A comet from a far out orbit is visiting our part of the solar system this month. Comet C/2020 F3 (NEOWISE) is a northern hemisphere object and may be seen with the naked eye in the northwest after sunset and in the northeast before sunrise. It sets in late evening and rises in early morning. If you’re far enough north, you may see it up all night. The comet last journeyed this way more than 6,000 years ago. In its current orbit, the comet will take longer to return.
At sunset in July, Leo and Virgo are setting. Boötes and Hercules are high. Aquila and Cygnus are rising. A waxing gibbous moon is on the meridian around sunset as the month starts. Naked eye planet watching begins mid-evening with Saturn and Jupiter rising next to Sagittarius. The full moon passes by them on the 5th.
Mars rises around local midnight to the right of Pisces. The moon at last quarter visits the red planet on the 11th and 12th.
With a dark sky and binoculars or a telescope, you can look for Uranus north of the head of Cetus the whale. You’ll have a better chance when the moon isn’t in the sky. Before about the 10th and after the 19th will be good viewing periods. Of course, if you have really good vision, you can see Uranus with the naked eye.
Venus is a mid-morning riser moving through Taurus. The planet is moving through the V-shaped asterism called the Hyades and is closest to orange Aldebaran on the 12th. A waning crescent moon will be left of it on the morning of the 17th.
Mercury is a morning object in Gemini, visible in the second half of the month. The moon, even thinner than when it passed by Venus, passes left of Mercury on the 19th. Mercury continues passing through the twins constellation through the end of the month. On the way, it’s at greatest elongation in the morning sky 20.1° west of the sun.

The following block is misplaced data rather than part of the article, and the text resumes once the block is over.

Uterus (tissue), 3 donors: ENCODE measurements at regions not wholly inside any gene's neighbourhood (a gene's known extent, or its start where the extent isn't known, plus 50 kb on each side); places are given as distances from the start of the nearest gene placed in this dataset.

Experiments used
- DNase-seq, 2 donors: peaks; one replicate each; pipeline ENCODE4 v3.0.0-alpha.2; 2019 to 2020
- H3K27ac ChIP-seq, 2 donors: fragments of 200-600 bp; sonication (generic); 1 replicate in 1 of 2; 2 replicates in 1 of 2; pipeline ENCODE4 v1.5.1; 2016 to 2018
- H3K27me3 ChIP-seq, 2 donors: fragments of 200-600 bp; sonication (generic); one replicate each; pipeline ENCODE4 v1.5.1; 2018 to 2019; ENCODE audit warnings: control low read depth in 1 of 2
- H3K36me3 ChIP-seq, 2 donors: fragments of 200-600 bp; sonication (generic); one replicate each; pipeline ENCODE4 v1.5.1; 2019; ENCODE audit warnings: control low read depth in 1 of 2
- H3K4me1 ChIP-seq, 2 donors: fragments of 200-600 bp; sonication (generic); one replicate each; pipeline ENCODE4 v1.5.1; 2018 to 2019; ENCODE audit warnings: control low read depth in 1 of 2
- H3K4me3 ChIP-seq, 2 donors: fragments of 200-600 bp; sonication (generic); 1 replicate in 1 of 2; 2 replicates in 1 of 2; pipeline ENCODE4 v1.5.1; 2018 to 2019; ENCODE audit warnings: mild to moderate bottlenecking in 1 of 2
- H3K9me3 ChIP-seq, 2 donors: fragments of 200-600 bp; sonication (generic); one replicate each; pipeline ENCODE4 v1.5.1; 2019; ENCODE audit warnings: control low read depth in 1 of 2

By the end of July, Orion has emerged as a morning constellation.
Earth is at aphelion on the 4th. It’s 1.017 times its average 92.9 million miles (148.7 km) from the sun. Venus is at aphelion on the 10th. It’s 0.728 astronomical units from the sun.
The moon’s circumstances this month:
Full moon on the 5th. Last quarter on the 12th. New moon on the 20th. First quarter on the 27th.
Southern lunistice on the 5th. Northward crossing on the 12th. Northern lunistice on the 19th. Southward crossing on the 25th.
Apogee on the 12th at 404,200 km or 251,200 mi. Perigee on the 25th at 368,500 km or 229,000 mi.
A penumbral lunar eclipse occurs on the 5th. It begins at 03:07 UT. The maximum eclipse is at 04:30. It ends at 05:52. Visibility for the entire event is from Antarctica, part of the Pacific, most of the Americas, the Atlantic and westernmost parts of Africa. For most of Africa and western Europe, the event happens during moonset. For the northwestern U.S. and western Canada, it’s a moonrise eclipse. In a penumbral eclipse, the moon passes through the outer part of Earth’s shadow. Careful observers will see it darken and then brighten up again.
Notable conjunctions this month:
2nd – Moon & Antares, 6.3d.
5th – Moon & Jupiter, 1.9d.
6th – Moon & Saturn, 2.5d.
10th – Moon & Neptune, 4.1d.
11th – Moon & Mars, 1.8d.
12th – Venus & Aldebaran, 1.0d.
14th – Moon & Uranus, 3.5d.
17th – Moon & Aldebaran, 3.7d.
17th – Moon & Venus, 3.0d.
19th – Moon & Mercury, 3.9d.
20th – Moon & Pollux, 4.5d.
22nd – Moon & Regulus, 4.1d.
26th – Moon & Spica, 6.7d.
30th – Moon & Antares, 6.2d.